I received this book for free from Publisher in exchange for an honest review. This does not affect my opinion of the book or the content of my review.You Look Different in Real Life by Jennifer Castle
Published by HarperCollins on 2013-06-04
Genres: Family, Performing Arts, Social Issues, Television & Radio, Young Adult
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Readers of John Green, Sarah Dessen, and Laurie Halse Anderson will be touched by the emotional depth and realistic characters of Jennifer Castle's teen novel You Look Different in Real Life.Justine charmed the nation in a documentary film featuring five kindergartners. Five years later, her edgy sense of humor made her the star of a second movie that caught up with the lives of the same five kids. Now Justine is sixteen, and another sequel is in the works. Justine isn't ready to have viewers examining her life again. She feels like a disappointment, not at all like the girl everyone fell in love with in the first two movies. But, ready or not, she and the other four teens will soon be in front of the cameras again.Smart, fresh, and funny, You Look Different in Real Life is an affecting novel about life in an age where the lines between what's personal and what's public aren't always clear.
Confession: I love reality TV, but only the really trashy kind like the shows on VH1 and Jersey Shore. When I first heard about You Look Different In Real Life by Jennifer Castle, I somehow assumed it was about teenagers on a reality TV show. I was actually wrong. However, for once, I really enjoyed the book even though the book was not what I had expected. I’ve actually met Castle in real life, at a young adult signing at Oblong Books and she was perfectly lovely and another YA fan there and I just want you all to know that does not color my perception of the book. I actually LOVED You Look Different In Real Life on it’s own merits. To me, this contemporary book about a girl who isn’t quite sure of her place was just what the doctor ordered.
You Look Different In Real Life is about five teenagers who were in two documentaries and have signed on to be in a series of 4 documentaries, all spaced four years apart. The first documentary is called Five At Six and it’s about the group sitting at the same table in primary school. The next takes place five years later and is called Five At Eleven. When the book opens, Justine, the girl who was all spice and the focus of the documentary has finally managed to blend in and lead a normal life at school when she finds out that filmmakers Leslie and Lance are back in town and want to shoot Five At Sixteen. Justine is dreading this because she is not the spicy girl she was at eleven or at six. She’s had fallings out with the other members of the five group, all except for Felix. FYI, the main characters of this book are: Felix, a first generation American, Kiera a brilliant girl who has had her heart ripped out by a family member, Rory, a girl on the autism spectrum, and Nate, a bullied kid who is now a popular jock. Despite her reluctance, Justine agrees to do the film and so the five teenagers reunite and share this common bond and well, there’s a lot of pain and drama there, but also a lot of healing. This book sounds like it would be all surface because of the fame thing, but it runs deep.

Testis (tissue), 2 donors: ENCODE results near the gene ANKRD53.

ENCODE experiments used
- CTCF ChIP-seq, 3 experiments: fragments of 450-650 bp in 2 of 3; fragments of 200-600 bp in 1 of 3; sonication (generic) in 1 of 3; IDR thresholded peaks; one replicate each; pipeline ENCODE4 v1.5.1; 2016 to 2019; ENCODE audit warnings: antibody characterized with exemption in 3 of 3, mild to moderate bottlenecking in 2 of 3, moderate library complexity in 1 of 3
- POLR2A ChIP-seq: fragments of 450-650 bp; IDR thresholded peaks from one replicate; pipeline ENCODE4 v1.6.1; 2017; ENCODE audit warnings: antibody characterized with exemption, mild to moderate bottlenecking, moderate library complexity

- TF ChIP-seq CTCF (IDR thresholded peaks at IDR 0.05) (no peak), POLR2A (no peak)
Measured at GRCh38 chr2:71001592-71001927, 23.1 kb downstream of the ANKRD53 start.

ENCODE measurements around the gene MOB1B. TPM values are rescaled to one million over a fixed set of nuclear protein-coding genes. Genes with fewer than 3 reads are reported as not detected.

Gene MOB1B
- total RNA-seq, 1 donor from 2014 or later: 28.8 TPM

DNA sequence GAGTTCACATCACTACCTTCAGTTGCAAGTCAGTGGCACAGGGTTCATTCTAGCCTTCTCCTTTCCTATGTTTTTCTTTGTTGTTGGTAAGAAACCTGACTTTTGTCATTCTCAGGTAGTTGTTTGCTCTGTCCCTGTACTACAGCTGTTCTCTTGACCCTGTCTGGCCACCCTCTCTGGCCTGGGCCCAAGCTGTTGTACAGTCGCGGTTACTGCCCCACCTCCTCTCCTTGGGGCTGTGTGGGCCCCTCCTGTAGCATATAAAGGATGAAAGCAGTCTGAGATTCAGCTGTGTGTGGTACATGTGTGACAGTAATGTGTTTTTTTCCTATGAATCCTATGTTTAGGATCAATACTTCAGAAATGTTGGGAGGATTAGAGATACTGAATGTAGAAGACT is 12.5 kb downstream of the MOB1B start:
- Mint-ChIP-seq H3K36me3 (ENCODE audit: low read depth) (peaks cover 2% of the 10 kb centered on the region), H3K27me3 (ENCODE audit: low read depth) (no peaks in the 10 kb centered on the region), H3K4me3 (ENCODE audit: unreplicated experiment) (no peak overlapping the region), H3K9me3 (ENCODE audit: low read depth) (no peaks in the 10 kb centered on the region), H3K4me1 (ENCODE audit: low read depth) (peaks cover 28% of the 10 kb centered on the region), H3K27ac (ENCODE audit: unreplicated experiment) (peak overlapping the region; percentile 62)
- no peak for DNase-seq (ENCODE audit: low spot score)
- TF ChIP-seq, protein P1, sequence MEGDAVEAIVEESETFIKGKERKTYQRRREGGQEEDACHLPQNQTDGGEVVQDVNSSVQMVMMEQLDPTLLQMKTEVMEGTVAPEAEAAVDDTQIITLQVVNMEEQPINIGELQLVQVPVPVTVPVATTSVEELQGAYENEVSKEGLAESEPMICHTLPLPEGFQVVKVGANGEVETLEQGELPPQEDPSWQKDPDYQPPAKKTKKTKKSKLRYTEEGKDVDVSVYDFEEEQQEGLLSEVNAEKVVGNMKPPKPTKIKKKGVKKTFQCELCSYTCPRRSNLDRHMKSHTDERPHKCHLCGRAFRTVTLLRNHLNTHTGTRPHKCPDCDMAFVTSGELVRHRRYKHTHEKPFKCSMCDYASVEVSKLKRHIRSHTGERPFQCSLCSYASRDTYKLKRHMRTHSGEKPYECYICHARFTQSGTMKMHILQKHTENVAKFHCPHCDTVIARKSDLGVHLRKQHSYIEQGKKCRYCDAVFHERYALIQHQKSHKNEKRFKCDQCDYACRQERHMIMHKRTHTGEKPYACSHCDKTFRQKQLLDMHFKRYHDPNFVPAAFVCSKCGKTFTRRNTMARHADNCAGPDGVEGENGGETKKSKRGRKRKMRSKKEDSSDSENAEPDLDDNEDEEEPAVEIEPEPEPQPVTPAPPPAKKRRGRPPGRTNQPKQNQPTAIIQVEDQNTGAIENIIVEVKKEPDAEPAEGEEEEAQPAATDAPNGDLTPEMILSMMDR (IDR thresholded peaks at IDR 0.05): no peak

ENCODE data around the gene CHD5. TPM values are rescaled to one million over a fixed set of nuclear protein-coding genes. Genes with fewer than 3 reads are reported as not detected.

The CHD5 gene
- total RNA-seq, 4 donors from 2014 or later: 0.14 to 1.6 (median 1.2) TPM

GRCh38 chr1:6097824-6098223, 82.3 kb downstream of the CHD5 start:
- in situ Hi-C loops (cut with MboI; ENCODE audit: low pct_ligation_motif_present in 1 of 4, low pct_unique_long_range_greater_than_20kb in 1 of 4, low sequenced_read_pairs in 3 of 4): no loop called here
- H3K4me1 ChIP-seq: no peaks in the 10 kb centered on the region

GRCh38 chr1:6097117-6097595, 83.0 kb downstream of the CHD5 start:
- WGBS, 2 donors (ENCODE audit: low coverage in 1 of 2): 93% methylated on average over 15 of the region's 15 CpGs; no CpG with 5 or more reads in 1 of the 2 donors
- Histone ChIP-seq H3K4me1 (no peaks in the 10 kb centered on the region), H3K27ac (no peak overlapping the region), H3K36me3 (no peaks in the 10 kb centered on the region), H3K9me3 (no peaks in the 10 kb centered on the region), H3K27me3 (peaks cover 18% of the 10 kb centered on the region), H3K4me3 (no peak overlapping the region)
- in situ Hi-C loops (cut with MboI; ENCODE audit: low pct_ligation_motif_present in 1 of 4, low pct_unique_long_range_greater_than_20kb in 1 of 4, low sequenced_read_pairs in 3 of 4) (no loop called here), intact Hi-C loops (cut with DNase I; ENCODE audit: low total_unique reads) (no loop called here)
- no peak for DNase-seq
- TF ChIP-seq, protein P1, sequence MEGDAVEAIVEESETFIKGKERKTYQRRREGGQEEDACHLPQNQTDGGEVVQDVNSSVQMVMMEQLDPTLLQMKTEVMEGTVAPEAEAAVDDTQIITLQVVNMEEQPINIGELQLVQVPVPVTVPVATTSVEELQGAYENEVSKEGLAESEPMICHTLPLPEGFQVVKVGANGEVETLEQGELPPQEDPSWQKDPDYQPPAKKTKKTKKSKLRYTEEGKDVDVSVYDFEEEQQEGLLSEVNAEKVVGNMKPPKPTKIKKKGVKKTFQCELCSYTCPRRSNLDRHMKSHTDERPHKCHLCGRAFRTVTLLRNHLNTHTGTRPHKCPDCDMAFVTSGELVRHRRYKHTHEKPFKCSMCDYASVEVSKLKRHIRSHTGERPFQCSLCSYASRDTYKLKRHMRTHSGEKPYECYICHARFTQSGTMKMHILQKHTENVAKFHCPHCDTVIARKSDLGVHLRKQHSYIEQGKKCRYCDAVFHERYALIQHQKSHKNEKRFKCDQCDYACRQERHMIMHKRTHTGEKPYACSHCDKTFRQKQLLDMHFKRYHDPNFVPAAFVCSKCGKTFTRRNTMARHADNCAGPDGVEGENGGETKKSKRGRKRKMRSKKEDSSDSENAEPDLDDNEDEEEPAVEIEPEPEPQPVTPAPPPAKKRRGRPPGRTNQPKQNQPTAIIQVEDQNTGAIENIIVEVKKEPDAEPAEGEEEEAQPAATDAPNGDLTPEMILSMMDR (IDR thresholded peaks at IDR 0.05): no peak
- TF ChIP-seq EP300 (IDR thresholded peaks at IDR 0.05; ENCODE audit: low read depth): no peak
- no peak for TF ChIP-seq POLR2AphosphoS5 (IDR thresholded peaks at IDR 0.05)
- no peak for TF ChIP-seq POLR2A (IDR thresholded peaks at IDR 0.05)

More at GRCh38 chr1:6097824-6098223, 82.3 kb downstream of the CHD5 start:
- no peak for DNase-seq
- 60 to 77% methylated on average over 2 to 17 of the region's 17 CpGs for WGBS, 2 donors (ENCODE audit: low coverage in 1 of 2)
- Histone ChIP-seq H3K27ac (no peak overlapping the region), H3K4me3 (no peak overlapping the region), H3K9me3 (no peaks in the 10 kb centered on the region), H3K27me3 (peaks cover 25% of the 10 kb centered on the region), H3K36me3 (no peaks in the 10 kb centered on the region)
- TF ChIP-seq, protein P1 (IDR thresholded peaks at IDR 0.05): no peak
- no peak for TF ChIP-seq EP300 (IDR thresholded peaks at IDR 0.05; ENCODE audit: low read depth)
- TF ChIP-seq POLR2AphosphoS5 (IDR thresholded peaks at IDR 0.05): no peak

You know how you can read a character and not be able to stand them at different moments because they feel so real and hurtful? Those were my feelings about Justine, the main, narrating character. She has some hang-ups that I can understand. She’s not totally confident in herself at sixteen, at least not as much as she was at eleven or six. She’s not sure she will be able to provide enough interest to the video. She also did some horrible things to Rory and the way she thinks about Rory can be really grating, if not real. Yet, what I loved is that Justine is a character that develops and changes and grows. She’s a character who is not perfect and we all know it. She has some very real flaws. Yet, she is someone you come to care about despite wanting to be like, NOOOOO stop that. She actually does remind me of a Dessen heroine, in that there’s interesting things about her, but she seems like the average girl you could see yourself hanging out with. She’s very normal, in her character and the feelings you get from her and the impression she makes, I guess.
Jennifer Castle’s sophomore book has romance, much like Sarah Dessen, only it does not come until the very end and is kind of unexpected, but actually well developed. I liked the trajectory of the romance and am glad it is not the focal point of the book. So, I guess if you want something where the swoons are not front and center, but character development is, I think you’ll love You Look Different In Real Life. The romance though, feels totally right when it happens and just so logical. I can’t help but be glad for the way it played out.
You Look Different In Real Life is a young adult book that totally has depth. It’s a quick read with an interesting exploration of relationships of the non-romantic sort. It’s about bonds and how those change over time and also about how there’s always the chance for redemption. Maybe there is not redemption in the grand dramatic sense, but there is certainly a chance for wrongs to be righted, which is something I am into. There’s also some fabulous character development and I have to say that I loved all of the character arcs in this story, not just Justine’s. Jennifer Castle’s book is one of those under the radar reads that I cannot believe I did not pick up sooner. It’s just the thing for when you need a dose of contemporary in your life.